Yesterday, Andrea Mitchell, the highly respected NBC News reporter, announced on MSNBC the news that CIA director David Petraeus had given President Obama a letter of resignation, and that the President had accepted it. In his letter, Petraeus admitted to, and took full responsibility for, an extra-marital affair.

David Petraeus has to be regarded as one of the most remarkable military men of our generation. He’s an exceptionally bright, well educated man, with a PhD from Princeton in International Relations.  He was head of all coalition forces in Iraq, and is credited as one of the main architects of COIN, the counter-insurgency strategy that finally made it possibly for US troops to withdraw peacefully from Iraq. He personally re-wrote the Army field manual to reflect the COIN doctrine. His later attempts to implement COIN in Afghanistan came too late to be terribly successful, but certainly represent a strategy that might have worked, given enough time and resources in a war the nation is sick of. His distinguished military service having ended, he then became the director of Central Intelligence. His wife, Holly, also had a stellar academic record, and currently works as assistant director of the Consumer Financial Protection Bureau.  Her job involves outreach with military families, in CFPB crackdowns on abusive lending and illegal foreclosures by banks, who are barred by law from foreclosing on the homes of active-duty military personnel, but who, until CFPB showed up, were doing it anyway.  In that capacity, she has worked closely with Michelle Obama and Jill Biden, and is part of their work with military families.  The Petraeus’s also have a son, Stephen, an MIT graduate, commissioned as an infantry officer, and currently deployed in Afghanistan.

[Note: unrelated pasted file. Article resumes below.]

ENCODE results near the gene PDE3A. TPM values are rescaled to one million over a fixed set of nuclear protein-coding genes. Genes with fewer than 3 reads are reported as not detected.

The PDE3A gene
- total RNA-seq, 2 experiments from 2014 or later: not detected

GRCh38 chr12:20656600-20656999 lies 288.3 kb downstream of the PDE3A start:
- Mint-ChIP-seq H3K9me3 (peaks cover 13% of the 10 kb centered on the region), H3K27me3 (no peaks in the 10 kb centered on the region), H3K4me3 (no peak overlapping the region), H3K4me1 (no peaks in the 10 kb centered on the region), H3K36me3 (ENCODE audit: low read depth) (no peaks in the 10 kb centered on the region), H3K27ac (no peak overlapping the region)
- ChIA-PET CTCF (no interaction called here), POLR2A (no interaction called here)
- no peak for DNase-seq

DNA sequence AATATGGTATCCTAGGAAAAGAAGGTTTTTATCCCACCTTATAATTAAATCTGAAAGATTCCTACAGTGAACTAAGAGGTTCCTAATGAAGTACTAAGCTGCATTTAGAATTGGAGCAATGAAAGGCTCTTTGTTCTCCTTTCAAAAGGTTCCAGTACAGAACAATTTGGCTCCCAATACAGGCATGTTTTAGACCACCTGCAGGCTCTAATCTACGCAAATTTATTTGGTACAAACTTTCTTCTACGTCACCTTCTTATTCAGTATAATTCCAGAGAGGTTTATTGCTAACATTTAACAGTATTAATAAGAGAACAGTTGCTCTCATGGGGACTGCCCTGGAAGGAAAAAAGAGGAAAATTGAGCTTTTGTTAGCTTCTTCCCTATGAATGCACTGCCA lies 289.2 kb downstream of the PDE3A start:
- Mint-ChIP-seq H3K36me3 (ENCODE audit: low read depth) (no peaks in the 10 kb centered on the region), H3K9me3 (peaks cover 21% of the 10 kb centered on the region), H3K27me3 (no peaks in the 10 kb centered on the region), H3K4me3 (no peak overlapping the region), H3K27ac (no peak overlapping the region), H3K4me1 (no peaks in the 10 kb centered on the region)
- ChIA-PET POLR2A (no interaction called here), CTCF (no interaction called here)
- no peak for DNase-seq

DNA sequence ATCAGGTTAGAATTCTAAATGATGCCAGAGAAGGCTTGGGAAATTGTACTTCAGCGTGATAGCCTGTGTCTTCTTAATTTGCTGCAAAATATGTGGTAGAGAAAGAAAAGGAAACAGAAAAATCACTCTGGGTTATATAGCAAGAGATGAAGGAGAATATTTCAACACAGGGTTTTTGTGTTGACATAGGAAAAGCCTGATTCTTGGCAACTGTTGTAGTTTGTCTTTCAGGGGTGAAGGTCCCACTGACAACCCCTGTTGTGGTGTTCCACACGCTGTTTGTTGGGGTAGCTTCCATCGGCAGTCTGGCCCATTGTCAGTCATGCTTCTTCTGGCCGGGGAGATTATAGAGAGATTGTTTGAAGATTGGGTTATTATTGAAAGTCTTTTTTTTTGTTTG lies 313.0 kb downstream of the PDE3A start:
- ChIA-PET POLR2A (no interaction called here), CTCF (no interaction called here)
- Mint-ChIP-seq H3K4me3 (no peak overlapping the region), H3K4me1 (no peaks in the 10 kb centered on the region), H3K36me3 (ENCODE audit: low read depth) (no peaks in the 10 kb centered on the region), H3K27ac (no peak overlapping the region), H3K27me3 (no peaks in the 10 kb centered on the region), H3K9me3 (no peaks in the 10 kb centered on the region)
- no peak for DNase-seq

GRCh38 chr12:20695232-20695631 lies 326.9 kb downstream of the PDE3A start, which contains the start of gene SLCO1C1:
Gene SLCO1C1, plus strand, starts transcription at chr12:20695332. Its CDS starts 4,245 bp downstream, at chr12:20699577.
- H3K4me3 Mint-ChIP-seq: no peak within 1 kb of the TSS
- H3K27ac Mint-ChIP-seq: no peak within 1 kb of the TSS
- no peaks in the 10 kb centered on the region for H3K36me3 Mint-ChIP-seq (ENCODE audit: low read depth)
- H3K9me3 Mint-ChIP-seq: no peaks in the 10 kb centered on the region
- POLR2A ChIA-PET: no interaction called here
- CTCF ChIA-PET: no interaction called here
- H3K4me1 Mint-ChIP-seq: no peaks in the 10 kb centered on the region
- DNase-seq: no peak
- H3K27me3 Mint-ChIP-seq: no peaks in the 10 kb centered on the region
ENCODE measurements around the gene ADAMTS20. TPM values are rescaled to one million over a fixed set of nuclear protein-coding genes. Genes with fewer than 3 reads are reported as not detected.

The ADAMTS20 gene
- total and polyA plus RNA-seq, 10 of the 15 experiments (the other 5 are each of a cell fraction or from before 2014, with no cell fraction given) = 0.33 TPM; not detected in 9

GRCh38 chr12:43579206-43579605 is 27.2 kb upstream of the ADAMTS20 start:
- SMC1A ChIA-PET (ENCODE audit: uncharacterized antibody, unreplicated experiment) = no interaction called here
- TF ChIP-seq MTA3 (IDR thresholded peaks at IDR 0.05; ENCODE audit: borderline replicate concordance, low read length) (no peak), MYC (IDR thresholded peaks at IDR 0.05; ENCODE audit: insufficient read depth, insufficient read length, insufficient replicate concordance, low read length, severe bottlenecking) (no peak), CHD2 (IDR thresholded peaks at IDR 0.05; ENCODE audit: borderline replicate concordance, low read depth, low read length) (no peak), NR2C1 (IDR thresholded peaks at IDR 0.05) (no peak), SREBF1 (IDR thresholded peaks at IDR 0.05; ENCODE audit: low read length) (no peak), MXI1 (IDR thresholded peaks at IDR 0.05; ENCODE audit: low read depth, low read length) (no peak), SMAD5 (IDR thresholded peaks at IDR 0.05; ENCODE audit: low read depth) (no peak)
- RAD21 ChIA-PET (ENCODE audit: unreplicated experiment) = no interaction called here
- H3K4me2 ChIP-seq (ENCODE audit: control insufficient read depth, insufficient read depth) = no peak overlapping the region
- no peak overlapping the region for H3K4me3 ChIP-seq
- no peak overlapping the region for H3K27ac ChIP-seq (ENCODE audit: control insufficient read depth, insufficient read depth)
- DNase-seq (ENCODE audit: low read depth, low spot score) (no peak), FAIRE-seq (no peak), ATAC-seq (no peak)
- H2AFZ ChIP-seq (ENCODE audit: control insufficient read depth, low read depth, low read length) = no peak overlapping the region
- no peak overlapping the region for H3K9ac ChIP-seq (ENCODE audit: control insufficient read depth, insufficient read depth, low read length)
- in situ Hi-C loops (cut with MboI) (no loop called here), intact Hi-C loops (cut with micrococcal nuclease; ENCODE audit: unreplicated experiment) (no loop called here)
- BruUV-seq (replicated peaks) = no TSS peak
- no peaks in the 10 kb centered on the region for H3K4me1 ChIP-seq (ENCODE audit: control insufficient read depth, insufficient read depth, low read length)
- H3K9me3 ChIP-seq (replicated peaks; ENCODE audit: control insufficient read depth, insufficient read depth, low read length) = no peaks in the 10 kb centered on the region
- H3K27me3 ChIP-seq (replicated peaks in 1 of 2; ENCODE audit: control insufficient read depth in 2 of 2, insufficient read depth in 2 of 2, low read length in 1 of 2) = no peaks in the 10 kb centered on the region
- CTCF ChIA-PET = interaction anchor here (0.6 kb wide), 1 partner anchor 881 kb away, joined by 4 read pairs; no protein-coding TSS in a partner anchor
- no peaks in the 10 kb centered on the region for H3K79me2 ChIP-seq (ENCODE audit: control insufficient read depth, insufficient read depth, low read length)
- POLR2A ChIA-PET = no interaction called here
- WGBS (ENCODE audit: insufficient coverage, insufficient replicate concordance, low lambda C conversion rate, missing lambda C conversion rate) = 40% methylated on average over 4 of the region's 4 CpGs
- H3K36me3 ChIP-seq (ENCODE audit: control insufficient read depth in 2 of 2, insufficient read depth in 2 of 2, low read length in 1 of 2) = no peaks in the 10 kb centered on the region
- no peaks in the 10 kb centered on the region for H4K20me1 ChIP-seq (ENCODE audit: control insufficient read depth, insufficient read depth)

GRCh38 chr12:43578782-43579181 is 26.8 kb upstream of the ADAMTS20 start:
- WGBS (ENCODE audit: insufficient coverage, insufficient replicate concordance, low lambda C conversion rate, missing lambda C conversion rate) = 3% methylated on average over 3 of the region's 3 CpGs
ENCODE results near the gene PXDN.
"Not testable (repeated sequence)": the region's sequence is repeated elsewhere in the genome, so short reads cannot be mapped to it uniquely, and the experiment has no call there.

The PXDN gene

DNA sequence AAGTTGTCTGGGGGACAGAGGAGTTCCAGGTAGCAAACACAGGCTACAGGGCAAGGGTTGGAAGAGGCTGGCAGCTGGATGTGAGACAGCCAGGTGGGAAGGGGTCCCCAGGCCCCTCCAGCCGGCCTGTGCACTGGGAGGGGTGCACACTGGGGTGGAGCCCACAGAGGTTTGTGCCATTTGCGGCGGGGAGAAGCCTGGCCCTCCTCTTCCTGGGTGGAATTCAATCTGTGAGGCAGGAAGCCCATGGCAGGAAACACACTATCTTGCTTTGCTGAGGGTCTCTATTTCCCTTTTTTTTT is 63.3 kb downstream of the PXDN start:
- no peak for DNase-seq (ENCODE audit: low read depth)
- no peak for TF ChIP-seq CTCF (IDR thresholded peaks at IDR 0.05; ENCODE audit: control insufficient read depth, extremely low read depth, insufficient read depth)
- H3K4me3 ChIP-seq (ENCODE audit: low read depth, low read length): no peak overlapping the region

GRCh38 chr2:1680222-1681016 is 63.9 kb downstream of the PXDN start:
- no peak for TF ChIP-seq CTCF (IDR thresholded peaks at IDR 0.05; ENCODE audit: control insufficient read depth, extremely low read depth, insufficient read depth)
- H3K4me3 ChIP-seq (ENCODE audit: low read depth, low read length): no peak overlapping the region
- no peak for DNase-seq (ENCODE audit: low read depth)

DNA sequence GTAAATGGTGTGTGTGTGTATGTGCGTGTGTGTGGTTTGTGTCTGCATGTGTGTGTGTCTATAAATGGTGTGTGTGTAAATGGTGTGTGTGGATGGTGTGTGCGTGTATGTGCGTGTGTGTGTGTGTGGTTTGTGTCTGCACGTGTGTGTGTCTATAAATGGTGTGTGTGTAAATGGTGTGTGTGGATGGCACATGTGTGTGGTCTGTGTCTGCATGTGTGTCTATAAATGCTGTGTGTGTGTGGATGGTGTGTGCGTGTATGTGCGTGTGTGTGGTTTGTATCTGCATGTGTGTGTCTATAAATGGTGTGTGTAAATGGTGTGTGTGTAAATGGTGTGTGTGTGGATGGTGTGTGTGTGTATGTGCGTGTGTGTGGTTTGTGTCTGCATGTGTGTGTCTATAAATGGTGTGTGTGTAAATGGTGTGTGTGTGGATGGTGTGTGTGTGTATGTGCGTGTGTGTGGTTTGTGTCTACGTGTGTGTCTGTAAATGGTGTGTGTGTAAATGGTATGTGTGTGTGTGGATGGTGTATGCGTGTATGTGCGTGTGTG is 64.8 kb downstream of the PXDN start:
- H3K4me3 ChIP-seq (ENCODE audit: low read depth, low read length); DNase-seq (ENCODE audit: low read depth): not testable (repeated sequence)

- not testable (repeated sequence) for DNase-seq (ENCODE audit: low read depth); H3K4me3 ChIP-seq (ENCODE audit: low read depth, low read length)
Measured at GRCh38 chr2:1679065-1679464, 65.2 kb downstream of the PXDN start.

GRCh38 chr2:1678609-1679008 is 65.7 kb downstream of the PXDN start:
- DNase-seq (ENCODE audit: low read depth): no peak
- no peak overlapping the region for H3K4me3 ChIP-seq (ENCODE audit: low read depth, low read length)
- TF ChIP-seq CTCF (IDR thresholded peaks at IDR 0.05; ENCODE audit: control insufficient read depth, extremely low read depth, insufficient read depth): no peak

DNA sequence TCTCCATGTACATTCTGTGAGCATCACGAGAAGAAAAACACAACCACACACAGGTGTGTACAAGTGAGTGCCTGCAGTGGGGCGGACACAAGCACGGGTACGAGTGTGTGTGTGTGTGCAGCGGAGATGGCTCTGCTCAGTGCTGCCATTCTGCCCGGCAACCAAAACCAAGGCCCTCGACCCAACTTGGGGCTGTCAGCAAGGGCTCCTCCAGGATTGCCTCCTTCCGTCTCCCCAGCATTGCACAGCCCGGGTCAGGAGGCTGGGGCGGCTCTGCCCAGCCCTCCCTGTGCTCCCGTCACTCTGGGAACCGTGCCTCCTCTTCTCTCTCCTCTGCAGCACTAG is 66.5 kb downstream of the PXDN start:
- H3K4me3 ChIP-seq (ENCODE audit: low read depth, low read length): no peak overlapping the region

Because Petraeus is head of Central Intelligence, and because the CIA provided security for the US mission in Benghazi Libya, and because the CIA also was the clearing house for all intelligence for the Benghazi attack, his resignation, and the stated reason for it, has been regarded by my conservative friends with some skepticism. He’s scheduled to testify before the relevant Senate committee next week; this resignation seems suspiciously timed.  I would like to suggest that those suspicions, and that skepticism, are unfounded.

There has to be, absolutely has to be, a zero tolerance policy for adultery in the CIA.  Some friends have wondered why the CIA has less tolerance for adultery than, say, the Clinton White House.  It’s because it’s the CIA; they have spies, and spies can always turn, can always become double agents. We’ve all read our John LeCarre, haven’t we? Adultery opens up nasty possibilities for blackmail. And you can’t have, in the same agency, a double standard–field agents can’t commit adultery, but their handlers and analysts can? Not workable.